Of Dadasaheb Phalke and Trimbak: Little Remains of the Legend in His Native Village

Located 30 km from Nashik city in Maharashtra, there's hardly any worthy monument or memorial in Trimbak village to celebrate the father of Indian cinema, Dadasaheb Phalke, after whom India's most coveted film award is named.

A prominent temple town in Maharashtra has forgotten its lesser god, its prodigious son and the one dubbed as the ‘father of Indian cinema’, Dadasaheb Phalke, aka Dhundiraj Govind Phalke. An unkempt, busy, and narrow street in Trimbak town bears his name only on some shop signs leading up to the famous Shiva temple of Trimbakeshwar. A name that decorates the most coveted film award in the country – Dadasaheb Phalke Lifetime Achievement Award.

Off National Highway 848, about 30km away from Nashik City, Trimbakeshwar is an important pilgrimage centre and one of the 12 Jyotirlings which is visited by approximately three lakh tourists each year. A Kumbh Mela, on the banks of Godavari, in the same city is held every 12 years which attracts over twelve lakh people to this small town which can barely provide for its own needs. Nashik airport has only two flights coming in, one from Delhi and the other from Hyderabad.

“Phalke was born somewhere here,” is the answer I got from a teacher at a local school. It was a small village in 1870 where Phalke grew up and went to a Brahminshala. Neither the municipal records nor the local administration knows the exact location of the Phalke family house. Other than the shop sign, I couldn’t locate any official road sign bearing his name.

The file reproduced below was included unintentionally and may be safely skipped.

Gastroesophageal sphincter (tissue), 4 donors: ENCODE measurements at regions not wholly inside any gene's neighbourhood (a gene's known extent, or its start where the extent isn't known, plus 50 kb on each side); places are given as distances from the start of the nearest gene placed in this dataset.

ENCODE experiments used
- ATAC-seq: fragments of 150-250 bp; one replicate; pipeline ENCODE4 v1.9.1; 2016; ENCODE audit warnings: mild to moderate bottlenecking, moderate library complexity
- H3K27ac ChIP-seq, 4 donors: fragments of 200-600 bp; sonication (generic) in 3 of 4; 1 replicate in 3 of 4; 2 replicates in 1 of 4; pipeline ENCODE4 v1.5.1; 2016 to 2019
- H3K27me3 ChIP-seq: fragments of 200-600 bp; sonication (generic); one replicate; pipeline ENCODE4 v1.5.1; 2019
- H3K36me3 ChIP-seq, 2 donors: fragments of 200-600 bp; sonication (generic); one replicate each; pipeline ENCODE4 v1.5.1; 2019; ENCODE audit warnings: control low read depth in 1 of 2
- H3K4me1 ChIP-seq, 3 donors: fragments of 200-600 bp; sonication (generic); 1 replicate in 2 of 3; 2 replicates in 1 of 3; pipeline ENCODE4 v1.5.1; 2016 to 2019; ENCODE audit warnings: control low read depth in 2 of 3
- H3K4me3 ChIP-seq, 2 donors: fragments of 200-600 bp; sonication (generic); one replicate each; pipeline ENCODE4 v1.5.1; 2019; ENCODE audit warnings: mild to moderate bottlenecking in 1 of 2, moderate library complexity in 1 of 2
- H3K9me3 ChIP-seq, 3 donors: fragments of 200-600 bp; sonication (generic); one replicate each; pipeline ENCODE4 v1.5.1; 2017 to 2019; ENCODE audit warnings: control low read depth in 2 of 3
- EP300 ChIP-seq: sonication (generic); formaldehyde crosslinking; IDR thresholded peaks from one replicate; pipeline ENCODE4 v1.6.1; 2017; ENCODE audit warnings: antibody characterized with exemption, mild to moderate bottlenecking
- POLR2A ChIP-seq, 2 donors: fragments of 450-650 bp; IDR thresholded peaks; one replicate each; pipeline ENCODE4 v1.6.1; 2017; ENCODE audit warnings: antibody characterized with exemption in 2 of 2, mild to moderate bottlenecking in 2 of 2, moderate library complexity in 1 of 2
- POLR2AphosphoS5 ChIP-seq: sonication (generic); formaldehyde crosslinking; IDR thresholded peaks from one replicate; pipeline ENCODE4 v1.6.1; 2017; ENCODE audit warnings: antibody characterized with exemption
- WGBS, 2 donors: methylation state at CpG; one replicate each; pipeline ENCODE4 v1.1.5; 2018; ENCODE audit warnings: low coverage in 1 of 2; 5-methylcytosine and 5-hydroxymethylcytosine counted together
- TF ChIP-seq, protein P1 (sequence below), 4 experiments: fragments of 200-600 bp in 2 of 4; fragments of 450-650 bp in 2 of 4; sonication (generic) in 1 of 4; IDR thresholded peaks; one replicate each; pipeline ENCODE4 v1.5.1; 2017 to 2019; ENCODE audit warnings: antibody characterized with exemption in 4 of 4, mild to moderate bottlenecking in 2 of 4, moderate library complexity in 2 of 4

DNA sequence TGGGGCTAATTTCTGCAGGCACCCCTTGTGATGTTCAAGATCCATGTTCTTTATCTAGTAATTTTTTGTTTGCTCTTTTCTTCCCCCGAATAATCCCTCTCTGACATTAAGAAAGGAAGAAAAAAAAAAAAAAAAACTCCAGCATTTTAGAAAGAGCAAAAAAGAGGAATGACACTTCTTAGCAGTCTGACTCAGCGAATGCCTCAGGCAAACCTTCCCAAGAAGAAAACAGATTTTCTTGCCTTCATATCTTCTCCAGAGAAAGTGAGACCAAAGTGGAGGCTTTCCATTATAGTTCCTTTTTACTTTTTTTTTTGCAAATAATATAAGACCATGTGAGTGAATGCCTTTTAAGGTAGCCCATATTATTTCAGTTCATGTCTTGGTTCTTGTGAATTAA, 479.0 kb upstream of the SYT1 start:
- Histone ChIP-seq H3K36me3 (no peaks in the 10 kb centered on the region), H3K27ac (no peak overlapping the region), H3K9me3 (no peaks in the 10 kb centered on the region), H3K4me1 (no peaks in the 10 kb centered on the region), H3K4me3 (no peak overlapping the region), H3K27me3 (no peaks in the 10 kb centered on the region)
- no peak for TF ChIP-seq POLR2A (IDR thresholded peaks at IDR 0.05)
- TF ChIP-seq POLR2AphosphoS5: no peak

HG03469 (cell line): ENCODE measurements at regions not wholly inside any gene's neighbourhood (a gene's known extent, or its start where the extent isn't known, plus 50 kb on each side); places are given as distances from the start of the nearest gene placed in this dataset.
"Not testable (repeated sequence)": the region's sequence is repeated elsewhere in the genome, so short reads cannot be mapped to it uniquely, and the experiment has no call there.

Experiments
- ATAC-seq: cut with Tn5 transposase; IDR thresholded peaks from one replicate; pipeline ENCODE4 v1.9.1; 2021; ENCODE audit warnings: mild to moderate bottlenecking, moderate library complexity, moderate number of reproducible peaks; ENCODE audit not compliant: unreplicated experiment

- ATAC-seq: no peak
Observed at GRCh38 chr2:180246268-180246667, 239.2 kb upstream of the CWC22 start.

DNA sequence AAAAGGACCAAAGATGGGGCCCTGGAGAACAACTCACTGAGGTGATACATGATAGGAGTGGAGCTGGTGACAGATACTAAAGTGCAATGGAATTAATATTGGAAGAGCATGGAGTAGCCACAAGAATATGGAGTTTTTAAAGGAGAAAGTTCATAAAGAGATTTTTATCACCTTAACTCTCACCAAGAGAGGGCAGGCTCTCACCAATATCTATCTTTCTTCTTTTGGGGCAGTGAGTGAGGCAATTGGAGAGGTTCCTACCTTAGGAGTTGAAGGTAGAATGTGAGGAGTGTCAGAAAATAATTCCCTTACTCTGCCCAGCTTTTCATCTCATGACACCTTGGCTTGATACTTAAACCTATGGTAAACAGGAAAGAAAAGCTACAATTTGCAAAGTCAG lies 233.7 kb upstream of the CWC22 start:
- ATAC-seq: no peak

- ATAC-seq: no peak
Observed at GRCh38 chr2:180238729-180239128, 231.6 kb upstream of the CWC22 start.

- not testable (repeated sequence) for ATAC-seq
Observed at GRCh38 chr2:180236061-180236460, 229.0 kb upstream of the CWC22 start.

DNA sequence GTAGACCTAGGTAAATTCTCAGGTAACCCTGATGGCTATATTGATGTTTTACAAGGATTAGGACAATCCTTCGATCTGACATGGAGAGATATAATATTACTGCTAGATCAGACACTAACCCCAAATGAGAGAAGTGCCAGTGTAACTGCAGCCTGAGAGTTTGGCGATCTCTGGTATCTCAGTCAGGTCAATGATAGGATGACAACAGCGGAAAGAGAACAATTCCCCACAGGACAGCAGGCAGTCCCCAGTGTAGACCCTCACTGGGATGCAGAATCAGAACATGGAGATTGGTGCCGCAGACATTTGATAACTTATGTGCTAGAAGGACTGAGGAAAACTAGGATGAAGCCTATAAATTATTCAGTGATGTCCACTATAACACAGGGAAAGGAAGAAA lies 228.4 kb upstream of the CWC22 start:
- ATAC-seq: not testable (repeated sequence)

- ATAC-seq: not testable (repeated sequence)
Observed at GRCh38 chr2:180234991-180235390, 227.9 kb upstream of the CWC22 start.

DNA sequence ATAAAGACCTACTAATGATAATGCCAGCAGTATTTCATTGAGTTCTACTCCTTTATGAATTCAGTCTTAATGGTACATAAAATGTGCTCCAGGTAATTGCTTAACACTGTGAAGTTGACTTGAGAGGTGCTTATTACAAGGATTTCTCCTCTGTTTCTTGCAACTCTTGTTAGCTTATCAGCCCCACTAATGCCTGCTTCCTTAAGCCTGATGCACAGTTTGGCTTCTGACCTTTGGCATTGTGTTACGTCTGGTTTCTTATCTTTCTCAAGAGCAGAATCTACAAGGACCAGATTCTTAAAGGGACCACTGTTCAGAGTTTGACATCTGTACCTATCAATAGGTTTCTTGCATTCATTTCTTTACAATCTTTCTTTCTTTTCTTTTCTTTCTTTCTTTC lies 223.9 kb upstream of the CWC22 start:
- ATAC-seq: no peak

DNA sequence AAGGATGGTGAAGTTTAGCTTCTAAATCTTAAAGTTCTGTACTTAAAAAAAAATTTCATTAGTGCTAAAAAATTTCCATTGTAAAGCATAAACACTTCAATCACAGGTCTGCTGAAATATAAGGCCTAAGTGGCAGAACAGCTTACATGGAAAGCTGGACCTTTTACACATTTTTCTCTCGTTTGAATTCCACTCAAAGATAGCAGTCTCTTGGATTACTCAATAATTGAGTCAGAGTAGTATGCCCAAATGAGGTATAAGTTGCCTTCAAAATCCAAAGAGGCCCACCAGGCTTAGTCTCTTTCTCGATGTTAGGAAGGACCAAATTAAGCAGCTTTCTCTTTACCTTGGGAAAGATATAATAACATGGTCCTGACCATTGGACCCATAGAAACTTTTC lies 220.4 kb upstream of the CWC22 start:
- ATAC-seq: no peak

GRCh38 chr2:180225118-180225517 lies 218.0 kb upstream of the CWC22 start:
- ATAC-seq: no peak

The town is too busy making money from pilgrims visiting the black-stone-clad Shiva temple, its gopuram competing with the Brahmagiri Hills behind it. Large LED screens telecast the proceedings live from inside the sanctum-sanctorum of the temple but no one in the town seems to know Dadasaheb Phalke, the man who made the projection of analogue imaging possible in the first place. There is a small theatre in the town but there too his name finds no mention.

Trimbak village

Sitting in the valley floor of the Anjani and Brahma hill ranges, Trimbak village is surrounded by Sahyadri Hills or the Western Ghats on the southwest. The village is a part of Nashik town. River Godavari cuts through the town of Nashik and irrigates parts of this otherwise rocky moonscape dotted with rain-fed lakes. Its predominantly tribal settlements survive largely on agricultural produce sown on red soil around lakes and ponds created by rocky table-like hills and their watershed area.

Brahmagiri hills’ Trimbak-three faces. Photo: Rajinder Arora.

Over the last three decades, a few vineyards and breweries have come up in the surrounding areas. Grapes are a commercial crop helping a few rich farmers. Poultry for self-consumption and cattle rearing helps supplement the income of villagers. Water is scarce in parts other than those closer to the Godavari River, Vaitarni Lake and Gangapur Lakes fed by many small water channels.

Almost all the jungle in this area has been cut. Barren hills stretch for as far as one can see around Nashik, Trimbakeshwar and further southwest. Other than the elusive hyena and leopard, there is no wildlife here, though you will find hundreds of stone-sculpted elephants at many locations in the town. Also, there are sculpted horses, with their left forelimbs up in the air ready to jump and trample you.